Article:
Tag Archives: kids

Bus from the Past

In a posting on January 04, 2012, in my poem “The Kid’s Yellow Bus,”  I reminisce about the years when our two girls rode a yellow school bus twelve miles to their country school,   our son, who was born twelve years after the birth of our last daughter, stood and watched them go and come everyday.   Years later, the threesome rode the bus together briefly.

The fact that the bus still passes by the house brings back those memories which I refer to in this poem.   Life gets up and gets going for all of us and this is just one of those remembrances in the wife’s and my heart.  Thanks for dropping by.

 

Bus from the Past

 

It comes from the south every morning at six
screeching as it slows in the leaves and the sticks
that cover the road from the fall’s brisk winds.
And with front beams on high and its red lights aglow
through the fog the bus hustles to the stop sign below….

at the bottom of the hill where it meets the east road,
though it turns to the left and west with its load –
youngsters all asleep on their long ride to school,
still immune to the revving of the school bus’s whine
and the innumerable stops that it makes ‘on a dime.’

There once was a day when the bus stopped here
and picked up the kids and all of their gear
and hauled them away to that ‘place’ for a while
where they studied and played and spent the whole day
and learned what to do that would take them away.

And it came to a point that it was just a routine
and we took it for granted like the sounds of the scream
we heard down the road in the darkness each morn’
and listened for the screeching as it came to a stop
as we hurried the kids out through the screen door’s  plop!

After all of these years, we still hear the ‘screech’
on its approach from the south in the dark and the reach
of the early morn’s silence as we ready the day.
And pausing, momentarily, we listen for the past
the stop and screen door’s plop…. knowing blessed…. at last.

copyright 2013 t. j. gargano

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Filed under kids, Love, poetry, Yellow Bus, young girls

The Kids’ Yellow Bus

In my post, “To My Betsy”, in the introducing paragraph where I say, in part, –

“….  they (my poems) may run aground of certain rules about poetry writing, they may be crude in their construction, they may be awful to those with rigid guidelines and they may be boring….”   –

– well, that sentiment might be invoked here with this poem I wrote years ago.  But if you have had a similar situation, maybe you’ll enjoy it.

I am sure that this ‘ritual’  – the yellow bus – would have gone by unnoticed and taken for granted, if our son hadn’t been born twelve years later than our last girl, Betsy.  Amy and Betsy are approximately fourteen (14) months apart.

In a future post, I might address how wonderful it has been to have had Matthew much later than the girls and the effect it has garnered in the life of my wife and I.   But for now, here is the Yellow Bus.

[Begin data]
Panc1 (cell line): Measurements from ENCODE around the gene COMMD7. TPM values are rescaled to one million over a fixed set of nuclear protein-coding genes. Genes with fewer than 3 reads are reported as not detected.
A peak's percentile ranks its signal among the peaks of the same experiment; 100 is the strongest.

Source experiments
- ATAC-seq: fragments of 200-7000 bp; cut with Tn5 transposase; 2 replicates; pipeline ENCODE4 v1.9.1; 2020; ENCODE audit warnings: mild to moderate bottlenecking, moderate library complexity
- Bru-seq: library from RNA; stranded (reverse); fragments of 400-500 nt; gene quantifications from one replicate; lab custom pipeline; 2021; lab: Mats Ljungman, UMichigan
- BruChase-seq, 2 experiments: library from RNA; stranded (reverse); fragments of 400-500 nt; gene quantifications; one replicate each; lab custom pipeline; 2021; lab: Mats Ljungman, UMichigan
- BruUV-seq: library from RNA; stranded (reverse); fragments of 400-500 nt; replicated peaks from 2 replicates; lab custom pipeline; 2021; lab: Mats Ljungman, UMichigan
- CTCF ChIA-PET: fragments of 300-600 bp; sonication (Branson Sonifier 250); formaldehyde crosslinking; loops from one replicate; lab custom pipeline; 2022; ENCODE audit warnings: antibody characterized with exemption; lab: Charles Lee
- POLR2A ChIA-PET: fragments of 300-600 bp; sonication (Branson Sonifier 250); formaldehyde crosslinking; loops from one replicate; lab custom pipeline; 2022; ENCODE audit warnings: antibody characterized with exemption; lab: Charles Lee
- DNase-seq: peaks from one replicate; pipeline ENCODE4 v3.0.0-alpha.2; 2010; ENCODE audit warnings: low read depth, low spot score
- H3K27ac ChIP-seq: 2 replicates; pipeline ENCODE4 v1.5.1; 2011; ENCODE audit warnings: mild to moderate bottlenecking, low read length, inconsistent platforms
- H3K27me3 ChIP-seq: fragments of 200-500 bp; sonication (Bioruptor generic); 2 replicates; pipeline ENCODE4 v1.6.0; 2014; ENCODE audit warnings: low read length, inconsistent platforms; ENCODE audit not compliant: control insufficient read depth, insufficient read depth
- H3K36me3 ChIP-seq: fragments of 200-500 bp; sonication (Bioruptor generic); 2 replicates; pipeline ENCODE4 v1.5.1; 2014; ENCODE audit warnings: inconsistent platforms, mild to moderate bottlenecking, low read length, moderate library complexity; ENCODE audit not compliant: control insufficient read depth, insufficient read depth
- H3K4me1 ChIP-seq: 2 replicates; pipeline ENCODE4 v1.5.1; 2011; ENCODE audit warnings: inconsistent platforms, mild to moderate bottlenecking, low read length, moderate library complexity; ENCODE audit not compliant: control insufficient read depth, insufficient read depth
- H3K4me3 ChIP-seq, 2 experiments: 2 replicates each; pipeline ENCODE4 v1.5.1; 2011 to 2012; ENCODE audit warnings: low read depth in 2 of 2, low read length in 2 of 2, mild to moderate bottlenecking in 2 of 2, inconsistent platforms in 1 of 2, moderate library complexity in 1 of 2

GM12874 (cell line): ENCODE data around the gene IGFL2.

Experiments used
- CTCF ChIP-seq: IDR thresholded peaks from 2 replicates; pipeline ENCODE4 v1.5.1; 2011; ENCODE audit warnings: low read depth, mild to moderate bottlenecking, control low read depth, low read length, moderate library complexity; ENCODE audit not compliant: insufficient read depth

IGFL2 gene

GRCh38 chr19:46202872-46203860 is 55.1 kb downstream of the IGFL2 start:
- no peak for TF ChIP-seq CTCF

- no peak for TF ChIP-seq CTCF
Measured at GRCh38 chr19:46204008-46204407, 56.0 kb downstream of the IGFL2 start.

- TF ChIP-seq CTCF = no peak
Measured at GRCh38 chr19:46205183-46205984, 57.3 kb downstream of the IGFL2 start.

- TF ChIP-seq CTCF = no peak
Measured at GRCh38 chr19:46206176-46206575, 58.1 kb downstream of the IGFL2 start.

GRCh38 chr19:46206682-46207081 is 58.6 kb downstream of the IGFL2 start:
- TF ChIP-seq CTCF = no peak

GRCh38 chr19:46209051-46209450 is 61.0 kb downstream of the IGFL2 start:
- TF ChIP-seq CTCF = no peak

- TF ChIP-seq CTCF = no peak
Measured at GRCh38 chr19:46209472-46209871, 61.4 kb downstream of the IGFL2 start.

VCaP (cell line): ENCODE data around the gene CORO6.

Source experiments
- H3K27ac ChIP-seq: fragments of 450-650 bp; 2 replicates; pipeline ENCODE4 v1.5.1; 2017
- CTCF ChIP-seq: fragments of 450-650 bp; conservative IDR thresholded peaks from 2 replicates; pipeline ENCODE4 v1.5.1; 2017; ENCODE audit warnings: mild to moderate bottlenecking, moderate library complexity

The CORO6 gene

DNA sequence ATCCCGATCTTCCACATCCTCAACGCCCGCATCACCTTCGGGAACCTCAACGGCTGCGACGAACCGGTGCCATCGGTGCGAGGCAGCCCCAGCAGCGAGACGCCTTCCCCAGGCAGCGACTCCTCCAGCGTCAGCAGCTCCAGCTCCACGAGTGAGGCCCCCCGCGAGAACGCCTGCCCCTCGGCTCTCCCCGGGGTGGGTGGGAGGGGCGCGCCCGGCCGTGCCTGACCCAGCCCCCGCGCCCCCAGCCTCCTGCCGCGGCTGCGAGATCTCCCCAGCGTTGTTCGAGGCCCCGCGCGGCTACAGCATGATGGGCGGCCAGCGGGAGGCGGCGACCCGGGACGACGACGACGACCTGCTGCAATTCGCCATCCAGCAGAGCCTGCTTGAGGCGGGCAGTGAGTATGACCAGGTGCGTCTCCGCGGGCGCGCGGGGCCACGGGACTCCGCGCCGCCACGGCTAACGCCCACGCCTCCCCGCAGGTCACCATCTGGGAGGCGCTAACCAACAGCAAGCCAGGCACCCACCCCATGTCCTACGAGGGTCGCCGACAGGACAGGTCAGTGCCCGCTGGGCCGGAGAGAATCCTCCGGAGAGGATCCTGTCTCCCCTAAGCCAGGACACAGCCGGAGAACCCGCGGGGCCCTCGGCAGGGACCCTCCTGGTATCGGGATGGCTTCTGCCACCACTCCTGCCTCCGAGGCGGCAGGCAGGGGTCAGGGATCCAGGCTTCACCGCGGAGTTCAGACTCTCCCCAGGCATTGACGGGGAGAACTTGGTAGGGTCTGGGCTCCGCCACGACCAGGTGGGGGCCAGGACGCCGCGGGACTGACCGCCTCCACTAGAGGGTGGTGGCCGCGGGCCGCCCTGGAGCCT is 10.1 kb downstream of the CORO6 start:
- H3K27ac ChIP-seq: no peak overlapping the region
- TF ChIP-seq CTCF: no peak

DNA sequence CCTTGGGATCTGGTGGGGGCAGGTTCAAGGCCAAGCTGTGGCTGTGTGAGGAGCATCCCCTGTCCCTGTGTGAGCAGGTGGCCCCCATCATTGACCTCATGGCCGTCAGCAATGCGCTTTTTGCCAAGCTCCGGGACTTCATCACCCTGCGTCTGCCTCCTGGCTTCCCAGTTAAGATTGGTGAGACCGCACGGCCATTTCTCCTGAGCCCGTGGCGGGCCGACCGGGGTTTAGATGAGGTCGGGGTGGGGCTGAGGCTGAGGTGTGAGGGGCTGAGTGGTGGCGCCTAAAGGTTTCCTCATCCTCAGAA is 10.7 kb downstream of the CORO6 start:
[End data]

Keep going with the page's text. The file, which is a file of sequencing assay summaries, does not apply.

The Yellow Bus

I’m watching out the window at the road down where it crosses
over the bridge that crosses Sugar Creek.
Though the road is hard to see because of the trees that have
grown up along the river’s edge, I can see the tops
of the cars as they move across the bridge.
And since the clock on the wall tells me it’s time, I, thus,
stare a little more intently for the school’s yellow bus.

The school’s yellow bus has been coming for years to pick up
the girls with its loud grinding gears.
And Matthew has watched and waved all along, with a heart full
of secrets and a bag full of  songs, that he’s sung to himself
a thousand times and more while watching the girls on the bus,
through the door.

But the years have gone by and the school’s yellow bus picks  up
not two girls, but two girls and a ‘plus.’
The waiting has passed as the three stand and wait  for the sound
of gears that pierce the morning fog;  it moves ever so
closer towards the farm and its dog.

The situation’s quite similar but the players have changed like,
instead of Jenny, Rusty or Kelly waiting, it’s now Molly’s
range as she faithfully and eagerly says her good-byes to the
girls and Matthew then lays down with a sigh and watches as the
bus pulls away and heads down the curve, out of sight for the day.

And so I sit and stare at the bridge and wait for a glimpse of
the school’s yellow bus bringing back what is mine that it took
hours earlier and thus, on goes the cycle that has gone on
for years except, now I am older with noisier gears.
But my heart is still yearning and misses a beat whenever I”m
thinking of little girls and boys and big yellow buses
and all of those seats holding our dreams, isn’t it neat?

The buses will surely keep rolling from sight long after
I’ve withered and gone on with my life.   For buses are
hauler of all of our dreams in polka-dot shirts and washed out
blue jeans.
And I’ll always remember when I look at a farm and pass the
yellow buses stopped at a lane;  I’ll remember the threesome
that left out our door, each morning in sunshine and
sometimes in rain.

“The bus is here, dad.  I’m going to school.” so said Matthew, the last of our
kids to get on the bus.

copyright © 2012 T.J. Gargano

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